[Charnock's Biog. Nav. vi. 81; official letters and other documents in the Public Record Office.]



Sources


IDDescriptionAuthorType
CSORNCommissioned Sea Officers of the Royal NavyDavid Bonner Smith / Syrett & DiNardoWeb Site
ODNBOxford Dictionary of National BiographyOxford University PressWeb Site
ref:1265Royal Descent Blog (Mark Milbanke) Web Site
TRN3The Royal Navy : a history from the earliest times to the present Vol IIIWilliam Laid ClowesDigital Book
ADM107/3ADM 107/3 1712-1745 Lieutenants' passing certificates.  Archive
RNLPCRoyal Navy Lieutenants' Passing Certificates 1691-1902Bruno PappalardoBook
BWAS-1714British Warships in the Age of Sail 1714 - 1792Rif WinfieldBook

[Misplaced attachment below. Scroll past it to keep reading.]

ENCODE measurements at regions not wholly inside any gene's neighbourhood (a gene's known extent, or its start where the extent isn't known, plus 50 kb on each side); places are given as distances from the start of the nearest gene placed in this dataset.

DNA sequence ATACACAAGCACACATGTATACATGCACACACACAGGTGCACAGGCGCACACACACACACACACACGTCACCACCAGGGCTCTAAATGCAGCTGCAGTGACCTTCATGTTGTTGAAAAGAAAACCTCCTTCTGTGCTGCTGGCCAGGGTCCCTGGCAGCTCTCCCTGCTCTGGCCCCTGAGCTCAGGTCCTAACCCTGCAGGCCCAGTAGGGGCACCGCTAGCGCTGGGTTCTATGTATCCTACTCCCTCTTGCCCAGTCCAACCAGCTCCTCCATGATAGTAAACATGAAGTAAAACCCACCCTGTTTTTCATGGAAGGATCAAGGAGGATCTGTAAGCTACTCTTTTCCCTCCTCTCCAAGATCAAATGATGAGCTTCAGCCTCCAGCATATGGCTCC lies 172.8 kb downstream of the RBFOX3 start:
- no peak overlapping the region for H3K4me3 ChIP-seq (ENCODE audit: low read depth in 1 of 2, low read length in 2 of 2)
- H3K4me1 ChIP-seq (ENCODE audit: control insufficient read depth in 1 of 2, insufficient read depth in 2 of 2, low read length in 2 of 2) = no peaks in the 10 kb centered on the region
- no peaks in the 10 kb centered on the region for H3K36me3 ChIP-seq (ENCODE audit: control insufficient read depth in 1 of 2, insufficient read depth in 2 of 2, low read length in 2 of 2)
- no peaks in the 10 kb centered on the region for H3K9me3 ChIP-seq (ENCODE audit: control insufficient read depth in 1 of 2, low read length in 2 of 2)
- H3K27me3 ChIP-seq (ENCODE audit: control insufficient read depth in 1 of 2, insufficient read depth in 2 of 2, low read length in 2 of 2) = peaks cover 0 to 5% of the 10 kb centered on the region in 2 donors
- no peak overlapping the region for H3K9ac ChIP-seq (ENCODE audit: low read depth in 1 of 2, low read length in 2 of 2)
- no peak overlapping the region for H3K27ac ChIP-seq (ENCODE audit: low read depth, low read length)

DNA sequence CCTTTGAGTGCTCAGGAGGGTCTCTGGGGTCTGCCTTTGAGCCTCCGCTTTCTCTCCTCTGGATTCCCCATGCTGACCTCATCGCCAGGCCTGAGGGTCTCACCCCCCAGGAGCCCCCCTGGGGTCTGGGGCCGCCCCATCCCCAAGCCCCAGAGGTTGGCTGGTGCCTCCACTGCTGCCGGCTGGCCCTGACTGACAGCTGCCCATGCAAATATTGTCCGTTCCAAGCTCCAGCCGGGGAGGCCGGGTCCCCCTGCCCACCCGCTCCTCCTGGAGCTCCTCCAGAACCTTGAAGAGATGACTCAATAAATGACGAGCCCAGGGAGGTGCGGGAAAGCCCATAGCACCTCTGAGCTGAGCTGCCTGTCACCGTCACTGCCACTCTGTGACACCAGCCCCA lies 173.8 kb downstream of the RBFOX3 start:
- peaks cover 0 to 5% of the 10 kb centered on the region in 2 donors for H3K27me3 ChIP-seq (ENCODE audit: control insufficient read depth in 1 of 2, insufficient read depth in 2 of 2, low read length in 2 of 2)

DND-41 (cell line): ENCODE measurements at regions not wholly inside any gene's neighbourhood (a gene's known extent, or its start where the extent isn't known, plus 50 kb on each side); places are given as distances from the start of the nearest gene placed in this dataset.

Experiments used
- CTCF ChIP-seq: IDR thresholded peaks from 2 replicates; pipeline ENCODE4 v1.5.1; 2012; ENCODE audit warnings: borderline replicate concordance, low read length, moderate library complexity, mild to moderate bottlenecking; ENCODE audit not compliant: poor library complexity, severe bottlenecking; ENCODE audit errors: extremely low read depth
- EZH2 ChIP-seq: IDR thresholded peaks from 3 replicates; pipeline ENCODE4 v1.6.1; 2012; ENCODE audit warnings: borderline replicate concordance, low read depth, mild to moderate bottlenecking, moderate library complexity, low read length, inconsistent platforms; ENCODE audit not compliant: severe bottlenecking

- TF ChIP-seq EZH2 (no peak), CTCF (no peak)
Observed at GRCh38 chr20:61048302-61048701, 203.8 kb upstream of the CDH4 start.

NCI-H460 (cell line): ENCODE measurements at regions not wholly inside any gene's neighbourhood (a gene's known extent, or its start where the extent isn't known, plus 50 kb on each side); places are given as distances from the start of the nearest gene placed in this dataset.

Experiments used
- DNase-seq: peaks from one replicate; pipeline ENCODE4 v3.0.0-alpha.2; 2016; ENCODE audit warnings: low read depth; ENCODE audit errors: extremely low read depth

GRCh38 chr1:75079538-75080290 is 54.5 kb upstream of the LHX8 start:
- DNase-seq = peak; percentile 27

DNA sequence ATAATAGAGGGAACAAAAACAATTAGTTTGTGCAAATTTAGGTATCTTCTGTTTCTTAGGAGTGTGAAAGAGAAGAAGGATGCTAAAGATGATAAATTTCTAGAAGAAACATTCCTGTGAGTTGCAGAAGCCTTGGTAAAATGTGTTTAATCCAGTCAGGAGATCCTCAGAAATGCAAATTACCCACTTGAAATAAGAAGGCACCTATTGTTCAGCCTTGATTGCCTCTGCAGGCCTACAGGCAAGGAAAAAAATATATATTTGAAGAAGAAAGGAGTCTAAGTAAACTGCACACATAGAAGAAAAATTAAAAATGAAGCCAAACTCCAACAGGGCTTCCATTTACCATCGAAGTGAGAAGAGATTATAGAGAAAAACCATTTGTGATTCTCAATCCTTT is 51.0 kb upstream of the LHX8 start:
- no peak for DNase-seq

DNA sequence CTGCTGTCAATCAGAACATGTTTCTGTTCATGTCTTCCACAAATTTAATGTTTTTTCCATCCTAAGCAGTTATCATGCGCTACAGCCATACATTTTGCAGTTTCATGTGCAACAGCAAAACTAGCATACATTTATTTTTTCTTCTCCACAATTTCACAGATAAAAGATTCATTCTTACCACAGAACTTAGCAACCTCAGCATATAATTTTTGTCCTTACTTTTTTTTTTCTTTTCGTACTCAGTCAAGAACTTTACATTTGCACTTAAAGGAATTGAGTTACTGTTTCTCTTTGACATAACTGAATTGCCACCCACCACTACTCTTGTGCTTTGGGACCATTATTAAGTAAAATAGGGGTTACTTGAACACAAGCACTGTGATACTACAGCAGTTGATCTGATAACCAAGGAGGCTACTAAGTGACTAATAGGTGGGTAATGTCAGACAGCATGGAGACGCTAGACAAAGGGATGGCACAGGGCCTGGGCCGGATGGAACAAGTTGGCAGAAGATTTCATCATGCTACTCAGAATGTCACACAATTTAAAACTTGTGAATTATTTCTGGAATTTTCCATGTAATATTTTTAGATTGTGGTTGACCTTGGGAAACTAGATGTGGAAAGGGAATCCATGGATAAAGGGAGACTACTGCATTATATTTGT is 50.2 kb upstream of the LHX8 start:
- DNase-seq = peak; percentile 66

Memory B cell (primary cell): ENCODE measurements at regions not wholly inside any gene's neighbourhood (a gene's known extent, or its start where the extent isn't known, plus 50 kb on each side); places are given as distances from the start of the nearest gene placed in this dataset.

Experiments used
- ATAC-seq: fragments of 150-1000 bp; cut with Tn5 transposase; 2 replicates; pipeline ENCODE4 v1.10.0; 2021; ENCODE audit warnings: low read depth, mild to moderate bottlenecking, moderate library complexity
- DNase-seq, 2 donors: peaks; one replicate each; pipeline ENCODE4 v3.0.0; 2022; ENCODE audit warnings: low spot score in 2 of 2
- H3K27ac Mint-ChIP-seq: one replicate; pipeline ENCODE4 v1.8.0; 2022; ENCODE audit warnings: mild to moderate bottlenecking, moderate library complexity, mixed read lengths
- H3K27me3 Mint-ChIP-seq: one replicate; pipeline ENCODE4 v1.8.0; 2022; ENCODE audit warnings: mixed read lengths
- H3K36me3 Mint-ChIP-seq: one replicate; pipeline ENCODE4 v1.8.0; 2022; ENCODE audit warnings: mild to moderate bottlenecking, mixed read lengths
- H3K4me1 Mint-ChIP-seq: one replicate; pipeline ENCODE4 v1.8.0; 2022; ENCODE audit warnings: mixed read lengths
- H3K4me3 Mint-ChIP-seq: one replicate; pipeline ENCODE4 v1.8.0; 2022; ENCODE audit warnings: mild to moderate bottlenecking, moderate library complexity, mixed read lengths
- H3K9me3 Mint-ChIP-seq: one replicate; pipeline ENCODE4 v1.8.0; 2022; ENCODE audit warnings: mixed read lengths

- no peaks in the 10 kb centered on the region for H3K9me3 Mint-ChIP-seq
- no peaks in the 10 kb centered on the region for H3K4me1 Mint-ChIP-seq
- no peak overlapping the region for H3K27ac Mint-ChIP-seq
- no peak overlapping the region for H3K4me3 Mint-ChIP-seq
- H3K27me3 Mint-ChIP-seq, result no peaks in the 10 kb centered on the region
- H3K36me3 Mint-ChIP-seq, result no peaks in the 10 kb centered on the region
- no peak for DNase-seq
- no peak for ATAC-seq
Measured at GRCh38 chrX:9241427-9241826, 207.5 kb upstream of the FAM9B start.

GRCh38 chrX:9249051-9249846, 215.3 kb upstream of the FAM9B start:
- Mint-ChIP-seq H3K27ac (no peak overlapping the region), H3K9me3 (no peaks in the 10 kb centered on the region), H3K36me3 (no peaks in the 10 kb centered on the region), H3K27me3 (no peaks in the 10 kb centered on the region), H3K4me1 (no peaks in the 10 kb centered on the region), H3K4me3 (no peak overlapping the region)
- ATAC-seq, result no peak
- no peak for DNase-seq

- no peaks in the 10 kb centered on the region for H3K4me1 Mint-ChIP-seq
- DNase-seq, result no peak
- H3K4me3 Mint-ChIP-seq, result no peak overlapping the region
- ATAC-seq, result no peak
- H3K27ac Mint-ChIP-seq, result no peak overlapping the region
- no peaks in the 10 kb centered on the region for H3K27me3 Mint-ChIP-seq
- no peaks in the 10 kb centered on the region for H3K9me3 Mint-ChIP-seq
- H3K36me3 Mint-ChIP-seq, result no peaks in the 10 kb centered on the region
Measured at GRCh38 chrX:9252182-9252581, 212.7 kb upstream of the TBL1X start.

ADM 6/22ADM 6/22 Commission and Warrant Book 1779 July-1782 Archive
ADM 6/23ADM 6/23 Commission and Warrant Book 1783-1789 Aug.  Archive
EWIKIWikipediaVariousWeb Site
BWAS-1793British Warships in the Age of Sail 1793 - 1817Rif WinfieldBook
ref:1059Dictionary of National Biography, 1885-1900 Digital Book

Previous comments on this page

Posted by peter bruce on Wednesday 5th of October 2016 17:24

Lt. on the Happy Jennet, 1747, see National archives, 3 records for Milbanke


Posted by Paul Weeks on Tuesday 23rd of June 2015 09:37

Is Mark Milbank related to Capt John Milbank (1783 -1873) of the Chapman?